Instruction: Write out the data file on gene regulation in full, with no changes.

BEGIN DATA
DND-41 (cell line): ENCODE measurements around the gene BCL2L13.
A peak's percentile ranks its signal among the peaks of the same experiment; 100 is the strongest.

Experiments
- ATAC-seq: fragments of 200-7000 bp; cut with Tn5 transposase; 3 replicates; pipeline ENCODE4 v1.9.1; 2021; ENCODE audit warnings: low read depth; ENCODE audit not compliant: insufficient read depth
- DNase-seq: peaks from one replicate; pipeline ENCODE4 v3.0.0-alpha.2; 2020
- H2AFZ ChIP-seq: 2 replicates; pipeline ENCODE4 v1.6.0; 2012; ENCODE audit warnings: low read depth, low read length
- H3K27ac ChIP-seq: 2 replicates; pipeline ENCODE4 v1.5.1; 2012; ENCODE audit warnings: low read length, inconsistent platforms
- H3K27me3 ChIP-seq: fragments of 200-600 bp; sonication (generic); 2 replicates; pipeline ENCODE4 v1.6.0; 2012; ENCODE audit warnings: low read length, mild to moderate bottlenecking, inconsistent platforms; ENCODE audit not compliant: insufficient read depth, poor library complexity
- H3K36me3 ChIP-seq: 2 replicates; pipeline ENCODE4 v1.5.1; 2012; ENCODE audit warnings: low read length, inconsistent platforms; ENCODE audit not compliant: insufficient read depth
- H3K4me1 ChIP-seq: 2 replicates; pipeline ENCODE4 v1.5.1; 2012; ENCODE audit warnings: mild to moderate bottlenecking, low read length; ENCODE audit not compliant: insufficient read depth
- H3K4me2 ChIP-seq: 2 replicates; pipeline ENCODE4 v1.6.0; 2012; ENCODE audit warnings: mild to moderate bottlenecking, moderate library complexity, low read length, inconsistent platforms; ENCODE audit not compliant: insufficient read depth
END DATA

DND-41 (cell line): ENCODE measurements around the gene BCL2L13.
A peak's percentile ranks its signal among the peaks of the same experiment; 100 is the strongest.

Experiments
- ATAC-seq: fragments of 200-7000 bp; cut with Tn5 transposase; 3 replicates; pipeline ENCODE4 v1.9.1; 2021; ENCODE audit warnings: low read depth; ENCODE audit not compliant: insufficient read depth
- DNase-seq: peaks from one replicate; pipeline ENCODE4 v3.0.0-alpha.2; 2020
- H2AFZ ChIP-seq: 2 replicates; pipeline ENCODE4 v1.6.0; 2012; ENCODE audit warnings: low read depth, low read length
- H3K27ac ChIP-seq: 2 replicates; pipeline ENCODE4 v1.5.1; 2012; ENCODE audit warnings: low read length, inconsistent platforms
- H3K27me3 ChIP-seq: fragments of 200-600 bp; sonication (generic); 2 replicates; pipeline ENCODE4 v1.6.0; 2012; ENCODE audit warnings: low read length, mild to moderate bottlenecking, inconsistent platforms; ENCODE audit not compliant: insufficient read depth, poor library complexity
- H3K36me3 ChIP-seq: 2 replicates; pipeline ENCODE4 v1.5.1; 2012; ENCODE audit warnings: low read length, inconsistent platforms; ENCODE audit not compliant: insufficient read depth
- H3K4me1 ChIP-seq: 2 replicates; pipeline ENCODE4 v1.5.1; 2012; ENCODE audit warnings: mild to moderate bottlenecking, low read length; ENCODE audit not compliant: insufficient read depth
- H3K4me2 ChIP-seq: 2 replicates; pipeline ENCODE4 v1.6.0; 2012; ENCODE audit warnings: mild to moderate bottlenecking, moderate library complexity, low read length, inconsistent platforms; ENCODE audit not compliant: insufficient read depth